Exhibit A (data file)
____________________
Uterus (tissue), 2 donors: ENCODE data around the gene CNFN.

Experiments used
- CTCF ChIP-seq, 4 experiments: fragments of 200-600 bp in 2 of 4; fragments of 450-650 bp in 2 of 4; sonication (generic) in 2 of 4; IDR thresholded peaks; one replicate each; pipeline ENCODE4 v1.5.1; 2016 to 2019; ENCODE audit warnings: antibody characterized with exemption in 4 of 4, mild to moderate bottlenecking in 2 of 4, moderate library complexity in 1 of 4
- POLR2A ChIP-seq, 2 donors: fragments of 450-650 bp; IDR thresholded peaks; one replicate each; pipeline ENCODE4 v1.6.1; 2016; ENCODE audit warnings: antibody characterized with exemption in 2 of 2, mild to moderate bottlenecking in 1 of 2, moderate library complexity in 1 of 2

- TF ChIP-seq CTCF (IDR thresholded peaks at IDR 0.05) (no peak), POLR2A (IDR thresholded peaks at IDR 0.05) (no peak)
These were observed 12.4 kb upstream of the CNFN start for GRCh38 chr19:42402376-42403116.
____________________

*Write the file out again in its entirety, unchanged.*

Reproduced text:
Uterus (tissue), 2 donors: ENCODE data around the gene CNFN.

Experiments used
- CTCF ChIP-seq, 4 experiments: fragments of 200-600 bp in 2 of 4; fragments of 450-650 bp in 2 of 4; sonication (generic) in 2 of 4; IDR thresholded peaks; one replicate each; pipeline ENCODE4 v1.5.1; 2016 to 2019; ENCODE audit warnings: antibody characterized with exemption in 4 of 4, mild to moderate bottlenecking in 2 of 4, moderate library complexity in 1 of 4
- POLR2A ChIP-seq, 2 donors: fragments of 450-650 bp; IDR thresholded peaks; one replicate each; pipeline ENCODE4 v1.6.1; 2016; ENCODE audit warnings: antibody characterized with exemption in 2 of 2, mild to moderate bottlenecking in 1 of 2, moderate library complexity in 1 of 2

- TF ChIP-seq CTCF (IDR thresholded peaks at IDR 0.05) (no peak), POLR2A (IDR thresholded peaks at IDR 0.05) (no peak)
These were observed 12.4 kb upstream of the CNFN start for GRCh38 chr19:42402376-42403116.